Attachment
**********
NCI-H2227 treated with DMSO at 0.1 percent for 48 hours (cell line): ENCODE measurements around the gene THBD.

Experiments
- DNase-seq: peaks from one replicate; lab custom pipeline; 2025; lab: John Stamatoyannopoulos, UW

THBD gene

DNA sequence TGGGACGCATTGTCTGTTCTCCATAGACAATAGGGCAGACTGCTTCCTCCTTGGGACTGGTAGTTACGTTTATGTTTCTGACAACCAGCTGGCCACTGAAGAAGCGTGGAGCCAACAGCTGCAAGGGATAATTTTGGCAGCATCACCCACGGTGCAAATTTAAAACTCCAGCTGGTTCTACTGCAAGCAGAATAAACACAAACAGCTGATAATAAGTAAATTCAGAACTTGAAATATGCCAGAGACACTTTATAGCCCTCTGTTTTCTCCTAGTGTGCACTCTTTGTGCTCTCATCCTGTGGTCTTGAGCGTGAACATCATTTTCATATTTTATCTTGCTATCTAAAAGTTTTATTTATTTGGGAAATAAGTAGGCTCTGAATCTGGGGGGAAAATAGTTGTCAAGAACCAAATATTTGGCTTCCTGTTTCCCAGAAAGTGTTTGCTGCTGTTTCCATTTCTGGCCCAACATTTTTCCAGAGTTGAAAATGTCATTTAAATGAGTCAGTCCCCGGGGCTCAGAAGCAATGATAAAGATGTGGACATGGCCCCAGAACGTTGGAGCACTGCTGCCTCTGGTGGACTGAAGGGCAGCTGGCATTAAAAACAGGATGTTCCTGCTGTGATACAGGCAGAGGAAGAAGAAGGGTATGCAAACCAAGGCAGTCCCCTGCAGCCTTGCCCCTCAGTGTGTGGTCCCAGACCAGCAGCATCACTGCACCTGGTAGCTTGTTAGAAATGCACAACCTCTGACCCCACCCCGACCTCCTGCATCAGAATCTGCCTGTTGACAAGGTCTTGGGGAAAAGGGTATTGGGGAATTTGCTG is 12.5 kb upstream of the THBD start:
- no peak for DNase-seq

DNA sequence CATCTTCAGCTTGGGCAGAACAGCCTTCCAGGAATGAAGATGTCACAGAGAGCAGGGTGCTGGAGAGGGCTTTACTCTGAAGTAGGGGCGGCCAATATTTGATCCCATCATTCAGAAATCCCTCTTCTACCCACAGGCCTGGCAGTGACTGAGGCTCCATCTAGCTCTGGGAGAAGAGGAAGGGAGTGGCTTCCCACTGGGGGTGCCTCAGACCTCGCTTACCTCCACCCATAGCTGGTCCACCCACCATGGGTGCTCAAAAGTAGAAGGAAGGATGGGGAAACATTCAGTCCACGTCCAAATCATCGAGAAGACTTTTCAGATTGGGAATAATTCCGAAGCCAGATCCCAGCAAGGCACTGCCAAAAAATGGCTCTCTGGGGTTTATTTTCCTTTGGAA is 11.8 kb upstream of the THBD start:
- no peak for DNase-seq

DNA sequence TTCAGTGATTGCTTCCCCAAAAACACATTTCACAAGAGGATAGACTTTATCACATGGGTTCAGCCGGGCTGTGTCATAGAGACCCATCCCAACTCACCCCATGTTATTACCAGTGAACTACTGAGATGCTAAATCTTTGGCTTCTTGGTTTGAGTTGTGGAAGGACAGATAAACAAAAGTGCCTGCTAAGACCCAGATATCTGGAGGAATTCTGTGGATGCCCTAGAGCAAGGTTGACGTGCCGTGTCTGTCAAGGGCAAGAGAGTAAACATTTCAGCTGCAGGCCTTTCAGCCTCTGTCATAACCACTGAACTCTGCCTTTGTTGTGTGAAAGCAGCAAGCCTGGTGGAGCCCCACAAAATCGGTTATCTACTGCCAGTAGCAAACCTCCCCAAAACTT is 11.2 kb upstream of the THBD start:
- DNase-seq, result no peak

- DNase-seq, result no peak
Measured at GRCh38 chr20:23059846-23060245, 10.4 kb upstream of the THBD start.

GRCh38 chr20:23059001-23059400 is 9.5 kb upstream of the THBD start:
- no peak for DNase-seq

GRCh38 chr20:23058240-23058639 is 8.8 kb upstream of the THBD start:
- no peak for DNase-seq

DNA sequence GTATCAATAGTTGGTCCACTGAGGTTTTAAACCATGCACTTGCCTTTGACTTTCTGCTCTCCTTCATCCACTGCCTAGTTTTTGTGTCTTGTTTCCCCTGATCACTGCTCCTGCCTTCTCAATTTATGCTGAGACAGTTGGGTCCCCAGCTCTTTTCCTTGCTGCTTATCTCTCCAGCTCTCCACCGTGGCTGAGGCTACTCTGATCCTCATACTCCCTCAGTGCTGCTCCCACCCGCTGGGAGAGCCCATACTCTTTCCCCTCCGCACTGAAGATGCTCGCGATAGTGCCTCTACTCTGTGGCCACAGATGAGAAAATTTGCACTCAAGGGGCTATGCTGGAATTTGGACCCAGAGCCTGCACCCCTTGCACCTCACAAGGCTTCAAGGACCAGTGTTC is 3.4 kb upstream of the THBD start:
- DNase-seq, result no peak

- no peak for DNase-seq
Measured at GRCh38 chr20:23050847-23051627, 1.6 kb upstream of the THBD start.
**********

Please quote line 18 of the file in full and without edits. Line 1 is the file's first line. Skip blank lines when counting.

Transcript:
- DNase-seq, result no peak